There was a tight race throughout between Lasker and Rubinstein. The latter had started with two wins. Lasker, facing him with black in round three, adopted a sharp but dubious variation against the Queen's Gambit, which was punished by Rubinstein's brilliant conception at moves 16-18. After losing to his rival, Lasker had a lot of ground to make up, but did so by the half-way mark. It is best to follow the leaders' progress through the event round by round in order to fully understand the tension. Rubinstein, because of the bye, was chasing through the second half until the penultimate round, when it was Lasker's turn to sit it out. The world champion found himself half a point behind going into the final round.
It is also noteworthy that Alekhine won the All-Russian championship, played simultaneously, earning the master title. For the first time the future world champion met famous players from abroad and could see them in action. His score of 13/16, a point ahead of Rotlewi and well clear of most of the field, included just two losses and two draws. Although most of the players that he beat are not well known, it should be noted that Karl Rosenkrantz, who gave up his place in the international to accommodate Perlis, scored only 9/16 in the All-Russian event, so the depth of quality in Russian chess was high even then.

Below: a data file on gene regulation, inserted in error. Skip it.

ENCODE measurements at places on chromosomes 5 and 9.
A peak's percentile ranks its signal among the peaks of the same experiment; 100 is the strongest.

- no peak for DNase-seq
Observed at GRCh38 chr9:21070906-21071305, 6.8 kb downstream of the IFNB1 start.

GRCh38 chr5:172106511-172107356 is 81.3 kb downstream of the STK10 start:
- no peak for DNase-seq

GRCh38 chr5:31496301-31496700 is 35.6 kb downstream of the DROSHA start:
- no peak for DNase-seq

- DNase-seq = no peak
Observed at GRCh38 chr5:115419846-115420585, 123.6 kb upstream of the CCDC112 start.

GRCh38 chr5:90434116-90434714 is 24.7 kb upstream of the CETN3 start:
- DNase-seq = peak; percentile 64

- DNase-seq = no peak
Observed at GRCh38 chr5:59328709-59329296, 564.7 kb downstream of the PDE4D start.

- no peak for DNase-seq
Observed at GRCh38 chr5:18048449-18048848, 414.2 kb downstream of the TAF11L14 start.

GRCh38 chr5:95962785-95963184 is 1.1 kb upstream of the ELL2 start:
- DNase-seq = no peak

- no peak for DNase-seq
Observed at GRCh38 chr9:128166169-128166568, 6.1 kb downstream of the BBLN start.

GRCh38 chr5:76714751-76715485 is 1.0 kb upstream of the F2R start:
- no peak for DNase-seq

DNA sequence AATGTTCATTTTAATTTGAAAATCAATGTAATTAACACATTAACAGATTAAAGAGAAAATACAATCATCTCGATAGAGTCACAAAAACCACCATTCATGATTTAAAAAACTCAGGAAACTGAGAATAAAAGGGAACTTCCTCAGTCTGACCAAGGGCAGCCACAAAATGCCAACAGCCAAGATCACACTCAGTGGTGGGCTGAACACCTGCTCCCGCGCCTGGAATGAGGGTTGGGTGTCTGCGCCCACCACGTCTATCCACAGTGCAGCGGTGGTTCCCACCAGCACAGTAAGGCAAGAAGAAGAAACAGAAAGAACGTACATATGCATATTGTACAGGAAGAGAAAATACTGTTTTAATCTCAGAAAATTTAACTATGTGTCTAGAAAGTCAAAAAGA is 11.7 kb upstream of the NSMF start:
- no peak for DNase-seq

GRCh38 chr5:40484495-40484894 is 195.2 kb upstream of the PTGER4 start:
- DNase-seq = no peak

The book includes all 175 games of the international tournament. The Ruy Lopez and Queen's Gambit were by far the most popular openings, as they would remain until after the Second World War. There were only six Sicilians. The depth of annotations by today's standards may seem slight, but see Lasker's explanation for this in his preface. For example, in his Rubinstein epic, Lasker does not comment on every critical moment. Readers should analyse for themselves, for example, the possible consequences of 8.Bxf6!, which is analysed in modern books that include this game. Indeed one of the values of this book, especially for a player hoping to improve their game, is that it will turn up many situations, either in the actual play or Lasker's notes, where you can try to solve for yourself the unanswered questions that may arise when playing through a game.
Lasker's little-known book first appeared in Berlin in 1909, a few months after the tournament it describes. This translation (mostly by Teichmann, who finished sixth) was published in New York in 1910. The English edition has never previously appeared in algebraic notation, so far as I am aware, so this is the first chance for most modern readers to appreciate a classic.
July 14, 2008
007 Program of the Tournament
012 Games of the Tournament
012 Round One
022 Round Two
032 Round Three
040 Round Four
050 Round Five
059 Round Six
068 Round Seven
078 Round Eight
087 Round Nine
096 Round Ten
104 Round Eleven
115 Round Twelve
123 Round Thirteen
132 Round Fourteen
142 Round Fifteen
150 Round Sixteen
159 Round Seventeen
169 Round Eighteen
179 Round Nineteen
189 Index of Players
190 Index of Openings